for females ages up to 64 years (full criteria)
at San Francisco, California
study started
estimated completion
Principal Investigator
by Mary Norton, MD



The investigator aims to examine the clinical utility of WES, including assessment of a variety of health-related and reproductive outcomes in undiagnosed prenatal cases.


Next-generation sequencing (NGS) is changing the paradigm of clinical genetic testing. Unlike highly focused single-gene tests, NGS allows one to examine gene panels, the exome, and the whole genome. With the broad array of molecular tests now available, ordering physicians face the conundrum of selecting the best diagnostic tool for patients with suspected genetic conditions. Single-gene testing is often most appropriate for conditions with distinctive clinical features and minimal locus heterogeneity. NGS-based gene panel testing, which can be complemented with chromosomal microarray analysis (CMA) and other ancillary methods, provides a comprehensive and feasible approach for well documented but genetically heterogeneous disorders. Whole exome sequencing (WES) and whole genome sequencing (WGS) have the advantage of enabling parallel interrogation of most of the genes in the human genome. To some, WES is preferable to previously used methods due to higher diagnostic yield, shorter time to diagnosis, and improved cost-efficiency. The ability to survey the exome opens up both new opportunities and new challenges. For example, all coding regions of known genes must be analyzed when applying WES to undiagnosed cases with unclear inheritance patterns. Current limitations on variant interpretation capabilities and clinical validity raise questions about the clinical utility of WES as either a stand-alone or a first-choice diagnostic test. Additional challenges include pre- and post-test counseling with appropriate and robust informed consent, bioinformatics analysis setup and validation, variant interpretation and classification, the need for policies and protocols concerning the discovery and reporting of secondary findings unrelated to the presenting indication, a requirement for validation of WES results, assurance of conformation to quality control standards, data storage and accessibility, and reimbursement issues. Current clinical standards recommend offering chromosomal microarray (CMA) in the prenatal setting when fetal structural anomalies are detected via prenatal ultrasound. In these cases, clinically relevant copy number variants have been reported in 6.0-9.1% of fetuses with a normal karyotype. However, informed consent processes for prenatal CMA are challenging-particularly in cases with ultrasound anomalies, as parents are absorbing challenging news and under considerable stress. Women have reported being "blindsided" by positive CMA results, or feeling that these results were "toxic information"-information they wished they did not have, particularly in cases of uncertain genetic information or uninterpretable variants. Nonetheless, in that same study women who were referred for CMA because of ultrasound anomalies reported less frequent negative reactions, since they already anticipated abnormal results. Introducing WES into prenatal clinical care of underrepresented populations raises additional issues and considerations of payment coverage, access, and standards of care. Beyond the sheer complexity of the test and its results, clinicians and health systems must address numerous considerations, including: private and public insurance coverage; language and culture differences and their implications for genetic counseling and clinician-patient relationships; ability to access follow-up testing and clinical care; ability to access appropriate treatment and services; and particularly in the prenatal setting, local, state, and national abortion laws and decision-making about pregnancy termination. These issues and others will affect not only patients' decision-making regarding WES, but also their post-test needs for patient follow up, counseling and support. The importance of systematically assessing the clinical utility of NGS is critical for determining in which clinical and health care contexts WES will be useful and for commencing research on these considerations. The investigator aims to examine the clinical utility of WES, including assessment of a variety of health-related and reproductive outcomes in undiagnosed prenatal cases.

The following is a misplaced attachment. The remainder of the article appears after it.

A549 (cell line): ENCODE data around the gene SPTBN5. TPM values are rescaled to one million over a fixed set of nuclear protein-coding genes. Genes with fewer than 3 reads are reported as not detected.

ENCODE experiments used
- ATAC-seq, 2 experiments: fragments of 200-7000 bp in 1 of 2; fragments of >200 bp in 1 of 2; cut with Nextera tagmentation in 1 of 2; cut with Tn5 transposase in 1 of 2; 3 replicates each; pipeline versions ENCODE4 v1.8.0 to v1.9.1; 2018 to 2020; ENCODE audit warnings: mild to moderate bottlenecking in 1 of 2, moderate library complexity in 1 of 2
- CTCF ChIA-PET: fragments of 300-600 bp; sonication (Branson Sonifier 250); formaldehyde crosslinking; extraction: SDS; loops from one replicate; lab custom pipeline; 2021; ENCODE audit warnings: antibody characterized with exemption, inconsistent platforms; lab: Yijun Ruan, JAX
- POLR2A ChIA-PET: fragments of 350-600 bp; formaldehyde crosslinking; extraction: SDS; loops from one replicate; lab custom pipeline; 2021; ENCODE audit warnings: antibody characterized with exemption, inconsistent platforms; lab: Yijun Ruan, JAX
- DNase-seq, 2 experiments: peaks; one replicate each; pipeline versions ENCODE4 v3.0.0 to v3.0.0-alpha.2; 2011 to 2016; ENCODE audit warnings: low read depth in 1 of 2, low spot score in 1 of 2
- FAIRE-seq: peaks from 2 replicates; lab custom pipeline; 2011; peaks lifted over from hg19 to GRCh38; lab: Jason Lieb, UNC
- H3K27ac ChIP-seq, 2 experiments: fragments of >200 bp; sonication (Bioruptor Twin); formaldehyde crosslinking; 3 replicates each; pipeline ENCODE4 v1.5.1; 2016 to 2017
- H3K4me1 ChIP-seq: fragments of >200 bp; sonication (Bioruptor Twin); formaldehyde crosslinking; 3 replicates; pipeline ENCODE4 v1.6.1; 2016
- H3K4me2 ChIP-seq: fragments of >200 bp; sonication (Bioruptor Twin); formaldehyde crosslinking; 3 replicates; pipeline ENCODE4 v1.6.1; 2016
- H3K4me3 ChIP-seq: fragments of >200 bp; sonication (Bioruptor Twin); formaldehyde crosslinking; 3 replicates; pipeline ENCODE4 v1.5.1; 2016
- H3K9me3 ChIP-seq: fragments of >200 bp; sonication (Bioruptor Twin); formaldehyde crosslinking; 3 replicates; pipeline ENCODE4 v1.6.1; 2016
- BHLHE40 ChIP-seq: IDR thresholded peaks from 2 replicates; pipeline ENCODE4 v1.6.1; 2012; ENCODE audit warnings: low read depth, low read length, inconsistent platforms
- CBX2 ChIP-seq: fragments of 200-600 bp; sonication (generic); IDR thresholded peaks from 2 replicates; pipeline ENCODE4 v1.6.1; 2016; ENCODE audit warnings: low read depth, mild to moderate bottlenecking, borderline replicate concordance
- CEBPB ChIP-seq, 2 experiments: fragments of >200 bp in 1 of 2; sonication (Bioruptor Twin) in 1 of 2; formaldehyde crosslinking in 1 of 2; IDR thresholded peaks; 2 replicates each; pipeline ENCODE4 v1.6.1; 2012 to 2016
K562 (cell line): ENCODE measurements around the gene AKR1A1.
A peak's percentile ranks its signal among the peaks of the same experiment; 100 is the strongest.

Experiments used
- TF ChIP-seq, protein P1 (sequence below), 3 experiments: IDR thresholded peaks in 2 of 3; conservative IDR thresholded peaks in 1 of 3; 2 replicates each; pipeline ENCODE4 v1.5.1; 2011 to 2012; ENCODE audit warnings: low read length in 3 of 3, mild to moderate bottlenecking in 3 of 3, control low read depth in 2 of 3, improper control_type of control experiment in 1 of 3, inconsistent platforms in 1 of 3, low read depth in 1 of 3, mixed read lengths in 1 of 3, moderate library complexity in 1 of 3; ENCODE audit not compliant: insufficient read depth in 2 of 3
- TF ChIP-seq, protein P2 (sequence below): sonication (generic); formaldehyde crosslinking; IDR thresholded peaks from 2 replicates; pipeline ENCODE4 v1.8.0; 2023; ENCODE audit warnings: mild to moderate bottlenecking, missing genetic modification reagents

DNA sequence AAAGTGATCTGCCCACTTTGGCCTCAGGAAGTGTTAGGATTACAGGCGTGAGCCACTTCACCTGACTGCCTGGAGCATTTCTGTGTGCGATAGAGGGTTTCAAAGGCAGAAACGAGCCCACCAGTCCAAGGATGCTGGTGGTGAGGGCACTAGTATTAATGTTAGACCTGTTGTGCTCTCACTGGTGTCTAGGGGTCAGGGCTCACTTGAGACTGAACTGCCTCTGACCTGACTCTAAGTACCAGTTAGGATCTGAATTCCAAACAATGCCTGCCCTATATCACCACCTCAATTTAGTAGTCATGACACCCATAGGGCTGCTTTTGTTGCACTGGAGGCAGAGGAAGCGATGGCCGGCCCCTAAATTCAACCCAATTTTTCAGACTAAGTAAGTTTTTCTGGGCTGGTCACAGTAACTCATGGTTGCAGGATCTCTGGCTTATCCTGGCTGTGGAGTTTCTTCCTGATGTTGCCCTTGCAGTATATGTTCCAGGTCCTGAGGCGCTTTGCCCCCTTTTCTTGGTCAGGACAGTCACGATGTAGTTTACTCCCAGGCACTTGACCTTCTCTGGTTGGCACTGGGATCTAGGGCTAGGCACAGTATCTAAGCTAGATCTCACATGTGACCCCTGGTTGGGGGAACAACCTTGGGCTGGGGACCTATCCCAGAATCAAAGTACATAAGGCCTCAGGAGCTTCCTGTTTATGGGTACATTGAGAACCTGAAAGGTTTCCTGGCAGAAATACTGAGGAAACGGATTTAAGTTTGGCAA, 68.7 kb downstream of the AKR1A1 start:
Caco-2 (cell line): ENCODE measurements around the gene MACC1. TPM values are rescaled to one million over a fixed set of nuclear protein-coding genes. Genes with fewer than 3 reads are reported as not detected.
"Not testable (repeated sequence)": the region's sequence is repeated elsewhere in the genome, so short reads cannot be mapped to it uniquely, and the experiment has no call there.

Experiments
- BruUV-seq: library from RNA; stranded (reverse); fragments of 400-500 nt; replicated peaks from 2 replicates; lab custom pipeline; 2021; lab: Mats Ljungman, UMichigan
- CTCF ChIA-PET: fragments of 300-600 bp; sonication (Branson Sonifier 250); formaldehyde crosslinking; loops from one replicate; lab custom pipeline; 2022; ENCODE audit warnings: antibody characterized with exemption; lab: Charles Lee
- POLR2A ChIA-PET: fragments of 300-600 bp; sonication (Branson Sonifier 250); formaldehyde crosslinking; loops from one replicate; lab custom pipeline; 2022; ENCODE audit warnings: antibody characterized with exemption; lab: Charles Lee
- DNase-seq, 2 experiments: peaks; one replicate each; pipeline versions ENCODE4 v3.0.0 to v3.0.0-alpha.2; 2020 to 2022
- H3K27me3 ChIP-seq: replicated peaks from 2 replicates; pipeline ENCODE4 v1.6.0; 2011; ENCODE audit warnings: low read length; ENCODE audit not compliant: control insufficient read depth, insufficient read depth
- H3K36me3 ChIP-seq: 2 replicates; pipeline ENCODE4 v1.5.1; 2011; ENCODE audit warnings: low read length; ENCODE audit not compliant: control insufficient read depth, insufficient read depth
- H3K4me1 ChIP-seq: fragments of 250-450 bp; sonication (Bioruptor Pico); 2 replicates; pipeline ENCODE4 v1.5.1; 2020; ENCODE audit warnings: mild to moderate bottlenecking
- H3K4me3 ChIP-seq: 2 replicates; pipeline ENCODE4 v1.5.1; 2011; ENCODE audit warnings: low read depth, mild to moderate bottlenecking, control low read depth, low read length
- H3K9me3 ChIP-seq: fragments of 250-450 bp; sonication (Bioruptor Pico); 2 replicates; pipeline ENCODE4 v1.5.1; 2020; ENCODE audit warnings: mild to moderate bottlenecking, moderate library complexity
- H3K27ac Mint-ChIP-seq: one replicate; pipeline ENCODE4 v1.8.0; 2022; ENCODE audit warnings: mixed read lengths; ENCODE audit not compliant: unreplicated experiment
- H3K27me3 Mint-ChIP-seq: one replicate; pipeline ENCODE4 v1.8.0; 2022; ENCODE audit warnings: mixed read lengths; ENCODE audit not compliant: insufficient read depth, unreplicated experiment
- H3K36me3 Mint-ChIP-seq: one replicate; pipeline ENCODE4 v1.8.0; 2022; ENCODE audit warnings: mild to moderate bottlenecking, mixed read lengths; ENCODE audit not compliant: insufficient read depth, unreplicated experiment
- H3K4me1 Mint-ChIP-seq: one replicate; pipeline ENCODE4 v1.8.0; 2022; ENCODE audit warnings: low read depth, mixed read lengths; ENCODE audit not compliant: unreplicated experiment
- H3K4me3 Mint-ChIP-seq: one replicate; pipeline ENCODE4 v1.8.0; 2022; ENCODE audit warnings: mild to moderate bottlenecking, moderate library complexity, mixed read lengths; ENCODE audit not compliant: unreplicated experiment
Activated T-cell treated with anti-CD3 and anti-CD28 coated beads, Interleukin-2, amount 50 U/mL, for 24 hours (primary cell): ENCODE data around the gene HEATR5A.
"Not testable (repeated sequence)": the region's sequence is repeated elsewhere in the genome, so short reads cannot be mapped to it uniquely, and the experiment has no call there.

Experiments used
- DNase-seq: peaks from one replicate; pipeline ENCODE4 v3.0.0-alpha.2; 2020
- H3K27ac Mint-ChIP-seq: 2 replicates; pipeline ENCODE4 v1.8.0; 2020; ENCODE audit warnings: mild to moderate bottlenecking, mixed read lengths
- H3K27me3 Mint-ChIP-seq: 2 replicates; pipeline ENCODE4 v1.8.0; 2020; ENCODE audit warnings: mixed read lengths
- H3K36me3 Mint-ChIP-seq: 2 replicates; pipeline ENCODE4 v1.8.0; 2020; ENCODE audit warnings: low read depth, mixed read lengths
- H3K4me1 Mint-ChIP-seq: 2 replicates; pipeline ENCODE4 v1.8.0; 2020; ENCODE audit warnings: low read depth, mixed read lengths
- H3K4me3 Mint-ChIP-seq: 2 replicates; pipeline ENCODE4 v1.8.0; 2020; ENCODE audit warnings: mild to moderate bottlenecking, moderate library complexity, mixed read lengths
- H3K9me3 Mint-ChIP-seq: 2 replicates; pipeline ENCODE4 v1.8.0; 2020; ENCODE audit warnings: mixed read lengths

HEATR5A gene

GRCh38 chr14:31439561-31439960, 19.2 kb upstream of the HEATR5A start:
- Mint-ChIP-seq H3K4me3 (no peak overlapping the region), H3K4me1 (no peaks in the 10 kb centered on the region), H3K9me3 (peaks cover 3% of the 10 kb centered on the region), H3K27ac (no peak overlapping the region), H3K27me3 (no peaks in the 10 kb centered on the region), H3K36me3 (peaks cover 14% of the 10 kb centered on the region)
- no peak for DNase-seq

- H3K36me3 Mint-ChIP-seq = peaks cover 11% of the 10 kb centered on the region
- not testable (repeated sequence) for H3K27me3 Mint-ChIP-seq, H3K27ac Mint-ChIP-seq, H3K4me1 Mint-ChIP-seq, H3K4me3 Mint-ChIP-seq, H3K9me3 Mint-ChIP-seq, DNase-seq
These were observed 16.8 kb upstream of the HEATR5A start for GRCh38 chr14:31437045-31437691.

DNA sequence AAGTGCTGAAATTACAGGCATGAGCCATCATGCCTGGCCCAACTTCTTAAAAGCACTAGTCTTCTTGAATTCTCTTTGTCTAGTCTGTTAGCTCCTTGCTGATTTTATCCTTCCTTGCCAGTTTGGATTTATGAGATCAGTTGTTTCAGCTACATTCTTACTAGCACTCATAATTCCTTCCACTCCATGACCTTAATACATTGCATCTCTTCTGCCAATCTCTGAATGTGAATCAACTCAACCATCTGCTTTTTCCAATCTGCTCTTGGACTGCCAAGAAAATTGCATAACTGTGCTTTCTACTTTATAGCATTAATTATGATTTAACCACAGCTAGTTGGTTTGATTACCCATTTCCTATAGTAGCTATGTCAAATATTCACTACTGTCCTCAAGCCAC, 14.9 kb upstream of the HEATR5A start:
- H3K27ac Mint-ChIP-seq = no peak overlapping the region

Structural Anomalies Cardiac Anomalies Central Nervous System Anomalies Thorax Anomalies Genito-urinary Anomalies Gastrointestinal Anomalies Skeletal Anomalies Multiple Anomalies Nervous System Malformations Urogenital Abnormalities Heart Defects, Congenital Congenital Abnormalities Whole Exome Sequencing (WES) WES


You can join if…

Open to females ages up to 64 years

  • Women carrying a pregnancy with an ultrasound diagnosis of a major structural anomaly (or multiple anomalies) in a major organ system (cardiac, central nervous system, thorax, genito-urinary, gastrointestinal/ventral wall, skeletal and or multiple anomalies )
  • Clinical concern for a potential underlying genetic condition
  • Completed or plan to complete chorionic villus sampling or amniocentesis with chromosome analysis or microarray
  • Available maternal sample

You CAN'T join if...

  • Prior WES performed for a clinical or research indication
  • Lack of phenotypic indication of a likely underlying genetic etiology
  • Mother unwilling or unable to provide a specimen


  • University of California San Francisco
    San Francisco California 94143 United States

Lead Scientist at UCSF

  • Mary Norton, MD
    Professor, Ob/Gyn, Reproductive Sciences, School of Medicine. Authored (or co-authored) 232 research publications


in progress, not accepting new patients
Start Date
Completion Date
University of California, San Francisco
Study Type
Last Updated